12 Jun 2009

AONB Covenant proposed change?

Currently there exists a covenant that the District Council uses in the sales of its properties in the Cotswold Area of Outstanding Natural Beauty to restrict the persons to whom such properties can be transferred on subsequent sales off. There are planned changes to which I am opposing.

The specific criteria of the covenant are set out in section 157 of the Housing Act 1985 but there follows a prĂ©cis of the Council’s policy as regards such properties :

Where the criteria are met – in the Council’s case, where the applicant has lived and/or worked in Gloucestershire (NB. This does not include South Gloucestershire) for the three years prior to the application for consent, or has worked or lived in another A.O.N.B. or National Park – consent cannot be withheld, and is given by the Head of Housing Standards under delegated authority. If the proposed purchaser has not lived or worked in Gloucestershire for two years prior to the application for approval, consent will be automatically denied. Where the applicant has lived or worked in the county for between two and three years, the matter will be considered by the Head of Housing Standards under delegated authority. Where there is more than one purchaser, only one has to meet the criteria.
The Council has apparently recently received an increasing number of applications for consent where the applicants do not meet the criteria and given the economic climate it proposes to review its policy in relation to the AONB covenant. As part of this review the Council is consulting with local agencies. Here is what I think...

On the basis of the evidence available to me I would strongly note that the policy should remain: ex-social housing is more affordable and in villages where we do not have much social housing it at least puts a preference for local people.

I understand that there is a desire to keep the housing market alive but I am disappointed that such a proposal should come forward with no real evidence in favour of a change. Does the current policy mean that properties are sometimes cheaper as there is less competition for the sale of those properties? Does it reduce second-home ownership? I would welcome more information as to how the current policy operates, how many houses this entails, how often the policy is overturned under the delegated authority, whether there has been follow-up research on homes sold and even for example, if there are ways the policy could be more strictly followed rather than less?

The lack of affordable housing in many villages is a serious problem and we need to be doing much more to address this issue. This policy is one very small part of what is needed although I suspect it has only a marginal effect. However in my view, having not seen evidence to the contrary, it is part of the limited ways we can try to address more fairly the housing needs of local people.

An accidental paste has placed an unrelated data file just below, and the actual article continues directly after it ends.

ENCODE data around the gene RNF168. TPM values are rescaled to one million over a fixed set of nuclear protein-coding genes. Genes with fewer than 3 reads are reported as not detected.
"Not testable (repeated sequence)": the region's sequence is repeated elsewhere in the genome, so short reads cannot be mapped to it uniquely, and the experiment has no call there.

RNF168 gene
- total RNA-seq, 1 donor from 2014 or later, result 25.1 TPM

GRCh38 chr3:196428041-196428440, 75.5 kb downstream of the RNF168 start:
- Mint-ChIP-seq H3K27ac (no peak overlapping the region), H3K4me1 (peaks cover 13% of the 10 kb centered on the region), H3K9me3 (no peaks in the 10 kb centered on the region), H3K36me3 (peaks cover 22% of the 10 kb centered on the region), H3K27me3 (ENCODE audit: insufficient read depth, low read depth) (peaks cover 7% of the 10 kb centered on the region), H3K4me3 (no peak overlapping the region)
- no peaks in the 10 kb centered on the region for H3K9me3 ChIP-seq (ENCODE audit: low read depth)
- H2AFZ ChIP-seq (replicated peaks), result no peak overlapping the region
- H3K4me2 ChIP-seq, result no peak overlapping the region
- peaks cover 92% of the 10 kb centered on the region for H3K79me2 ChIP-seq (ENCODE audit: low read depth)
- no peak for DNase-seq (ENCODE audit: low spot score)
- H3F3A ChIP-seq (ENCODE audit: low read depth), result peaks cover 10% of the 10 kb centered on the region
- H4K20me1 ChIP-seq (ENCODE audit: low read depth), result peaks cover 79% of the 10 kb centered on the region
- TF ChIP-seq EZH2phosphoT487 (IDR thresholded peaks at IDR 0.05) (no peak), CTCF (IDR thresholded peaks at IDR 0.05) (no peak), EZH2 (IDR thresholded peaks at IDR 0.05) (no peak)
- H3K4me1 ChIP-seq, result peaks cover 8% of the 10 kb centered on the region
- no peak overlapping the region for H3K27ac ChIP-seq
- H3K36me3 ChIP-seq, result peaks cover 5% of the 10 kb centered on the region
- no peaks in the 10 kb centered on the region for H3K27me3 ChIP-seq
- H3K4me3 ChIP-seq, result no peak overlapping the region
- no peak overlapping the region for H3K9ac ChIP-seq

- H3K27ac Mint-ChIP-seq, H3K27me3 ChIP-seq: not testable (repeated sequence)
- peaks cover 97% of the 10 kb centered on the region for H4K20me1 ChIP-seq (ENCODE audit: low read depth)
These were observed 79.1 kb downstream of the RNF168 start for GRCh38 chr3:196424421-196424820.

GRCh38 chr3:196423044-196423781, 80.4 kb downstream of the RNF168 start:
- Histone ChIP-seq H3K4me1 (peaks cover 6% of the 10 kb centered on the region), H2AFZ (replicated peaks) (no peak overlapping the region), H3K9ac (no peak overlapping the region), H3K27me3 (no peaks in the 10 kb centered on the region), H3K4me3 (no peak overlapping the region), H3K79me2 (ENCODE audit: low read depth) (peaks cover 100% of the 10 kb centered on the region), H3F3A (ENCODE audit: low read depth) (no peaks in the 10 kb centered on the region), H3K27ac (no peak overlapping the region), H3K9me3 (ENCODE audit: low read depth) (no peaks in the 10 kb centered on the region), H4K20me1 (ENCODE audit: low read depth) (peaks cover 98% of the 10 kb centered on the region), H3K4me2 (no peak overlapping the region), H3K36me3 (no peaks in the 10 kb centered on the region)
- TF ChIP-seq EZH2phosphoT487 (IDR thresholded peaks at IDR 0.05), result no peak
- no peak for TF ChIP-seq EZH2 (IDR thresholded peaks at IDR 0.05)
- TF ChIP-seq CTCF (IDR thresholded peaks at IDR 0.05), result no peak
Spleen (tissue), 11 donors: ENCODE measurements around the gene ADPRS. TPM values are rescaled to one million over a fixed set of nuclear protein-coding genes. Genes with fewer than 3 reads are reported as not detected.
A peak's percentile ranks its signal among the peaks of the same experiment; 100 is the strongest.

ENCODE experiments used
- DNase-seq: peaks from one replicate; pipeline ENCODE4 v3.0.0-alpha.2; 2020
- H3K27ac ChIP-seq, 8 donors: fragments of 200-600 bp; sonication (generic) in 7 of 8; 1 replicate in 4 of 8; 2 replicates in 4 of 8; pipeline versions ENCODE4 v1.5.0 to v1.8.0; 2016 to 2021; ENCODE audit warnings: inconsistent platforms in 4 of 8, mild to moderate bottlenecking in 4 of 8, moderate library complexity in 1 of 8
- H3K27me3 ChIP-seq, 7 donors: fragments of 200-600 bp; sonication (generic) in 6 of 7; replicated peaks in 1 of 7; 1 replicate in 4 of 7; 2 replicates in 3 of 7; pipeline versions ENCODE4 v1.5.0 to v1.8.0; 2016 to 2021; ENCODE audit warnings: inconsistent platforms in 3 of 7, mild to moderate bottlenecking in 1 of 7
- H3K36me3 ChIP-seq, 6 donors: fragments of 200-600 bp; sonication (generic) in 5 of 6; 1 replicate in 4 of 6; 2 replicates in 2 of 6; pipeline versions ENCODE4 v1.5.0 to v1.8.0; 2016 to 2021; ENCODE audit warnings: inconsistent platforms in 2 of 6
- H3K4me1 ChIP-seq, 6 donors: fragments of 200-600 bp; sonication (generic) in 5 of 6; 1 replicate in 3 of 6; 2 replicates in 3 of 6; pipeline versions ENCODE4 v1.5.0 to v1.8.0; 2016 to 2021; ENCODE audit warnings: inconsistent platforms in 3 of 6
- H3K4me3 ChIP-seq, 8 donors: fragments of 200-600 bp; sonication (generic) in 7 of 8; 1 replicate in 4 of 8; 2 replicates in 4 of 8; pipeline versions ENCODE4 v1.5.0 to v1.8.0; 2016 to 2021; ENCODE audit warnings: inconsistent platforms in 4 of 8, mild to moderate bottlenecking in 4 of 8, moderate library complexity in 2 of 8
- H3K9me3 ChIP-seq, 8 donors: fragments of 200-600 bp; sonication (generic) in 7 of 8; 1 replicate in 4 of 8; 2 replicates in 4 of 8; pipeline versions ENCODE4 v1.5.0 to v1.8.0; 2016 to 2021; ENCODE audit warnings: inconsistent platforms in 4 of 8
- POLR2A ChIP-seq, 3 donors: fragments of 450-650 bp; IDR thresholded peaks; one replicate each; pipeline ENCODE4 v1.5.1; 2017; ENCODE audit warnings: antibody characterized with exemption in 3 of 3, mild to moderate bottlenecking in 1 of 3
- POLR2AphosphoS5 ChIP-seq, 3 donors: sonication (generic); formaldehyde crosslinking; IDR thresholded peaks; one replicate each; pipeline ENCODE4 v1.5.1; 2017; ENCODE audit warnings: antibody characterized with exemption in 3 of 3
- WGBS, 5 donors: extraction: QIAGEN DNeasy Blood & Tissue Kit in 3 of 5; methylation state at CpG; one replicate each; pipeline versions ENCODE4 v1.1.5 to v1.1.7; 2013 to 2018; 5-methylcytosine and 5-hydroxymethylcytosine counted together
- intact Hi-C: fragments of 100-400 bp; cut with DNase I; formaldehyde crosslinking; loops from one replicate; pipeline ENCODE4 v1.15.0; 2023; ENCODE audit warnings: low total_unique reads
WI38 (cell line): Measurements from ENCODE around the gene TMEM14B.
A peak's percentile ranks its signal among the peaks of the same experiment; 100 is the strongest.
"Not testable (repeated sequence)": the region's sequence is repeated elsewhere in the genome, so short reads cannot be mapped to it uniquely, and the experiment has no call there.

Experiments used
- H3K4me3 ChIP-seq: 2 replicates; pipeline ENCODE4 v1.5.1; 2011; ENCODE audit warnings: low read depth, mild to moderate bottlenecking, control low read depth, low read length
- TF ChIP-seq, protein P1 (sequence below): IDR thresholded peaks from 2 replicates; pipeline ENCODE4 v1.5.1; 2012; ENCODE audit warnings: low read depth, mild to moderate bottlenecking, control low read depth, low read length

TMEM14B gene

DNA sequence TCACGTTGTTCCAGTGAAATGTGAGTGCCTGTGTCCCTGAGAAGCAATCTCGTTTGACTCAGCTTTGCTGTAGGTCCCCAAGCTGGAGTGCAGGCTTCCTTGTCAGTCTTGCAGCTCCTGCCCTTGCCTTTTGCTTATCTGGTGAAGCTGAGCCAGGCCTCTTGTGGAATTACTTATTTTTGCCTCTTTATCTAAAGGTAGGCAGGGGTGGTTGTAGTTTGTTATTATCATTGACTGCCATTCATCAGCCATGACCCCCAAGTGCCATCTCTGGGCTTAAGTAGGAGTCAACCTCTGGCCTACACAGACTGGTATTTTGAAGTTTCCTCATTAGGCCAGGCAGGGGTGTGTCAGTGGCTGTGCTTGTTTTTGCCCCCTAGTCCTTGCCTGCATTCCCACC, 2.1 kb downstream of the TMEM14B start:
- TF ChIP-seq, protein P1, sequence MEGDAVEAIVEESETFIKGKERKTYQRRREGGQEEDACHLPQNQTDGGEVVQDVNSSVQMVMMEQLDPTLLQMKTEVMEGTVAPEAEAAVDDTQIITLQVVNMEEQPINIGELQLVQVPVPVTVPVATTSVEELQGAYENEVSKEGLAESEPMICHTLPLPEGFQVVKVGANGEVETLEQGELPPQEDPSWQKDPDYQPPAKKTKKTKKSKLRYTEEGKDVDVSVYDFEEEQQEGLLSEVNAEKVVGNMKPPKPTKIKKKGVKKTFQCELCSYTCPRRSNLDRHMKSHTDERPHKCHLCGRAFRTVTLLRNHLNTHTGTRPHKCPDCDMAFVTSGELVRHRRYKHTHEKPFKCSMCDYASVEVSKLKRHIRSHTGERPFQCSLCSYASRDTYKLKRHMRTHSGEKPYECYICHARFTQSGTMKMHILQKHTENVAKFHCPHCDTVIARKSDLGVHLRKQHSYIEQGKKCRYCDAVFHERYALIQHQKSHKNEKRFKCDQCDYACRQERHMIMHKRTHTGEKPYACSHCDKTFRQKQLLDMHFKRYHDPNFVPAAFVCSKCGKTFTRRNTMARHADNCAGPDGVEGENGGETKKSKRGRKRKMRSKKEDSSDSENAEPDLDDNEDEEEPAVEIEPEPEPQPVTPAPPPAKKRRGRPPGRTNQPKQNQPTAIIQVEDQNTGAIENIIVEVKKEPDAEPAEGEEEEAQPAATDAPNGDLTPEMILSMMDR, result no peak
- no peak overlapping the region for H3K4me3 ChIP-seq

Cllr. Philip Booth


Anonymous said...

Currently the problem is that mortgage lenders will not lend on properties that have a local occupancy order on them. They used to lend but recently lending critera have become much tighter and a local occupancy order is seen as a restriction to sale. This means local first time buyers can not get a mortgage for these properties and the only people who can buy them are wealthy locals who then rent them out.

The local occupancy policy is well meaning but is having the effect of making it even more difficult for local people on lower incomes to buy houses. A local mortgage advisor infomed me that it is even a problem for people trying to get a mortgage for shared occupancy schemes when the houses are under local occupancy orders.

The mortgage markets has radically changed and council policy has not kept pace with this. I recommed you stop advocating the creation of tigher policies from the comfort of the home you, nodoubt, own and find out what it is like to be a young professional or familiy in one of these areas who is unable to buy property simply because of the of the local occupancy order scheme.

Philip Booth said...

Thanks for comment - this is not about recommending tighter policies but about reviewing existing policies and possible loosening them - as you may know it is up for discussion by Cabinet this Thursday.

SDC has consulted many different people incl a local valuer since the recent problems and my understanding is that mortgages are not refused and haven't been - if you have evidence otherwise then I would welcome seeing it.

In 2008/9 19 applications were approved and 2 applications refused.

In the current economic climate it is difficult to obtain a mortgage and sell property with or without a covenant.

Clearly a covenant is not a perfect way of supporting local people but it is one of only a very few ways that we can act. One option being discussed is to modify the employment/residency criteria to allow more local people who have connections or work to purshase.

However as noted before the covenant by all accounts is a limited but an effective way to make sure homes are available for local people who can afford them.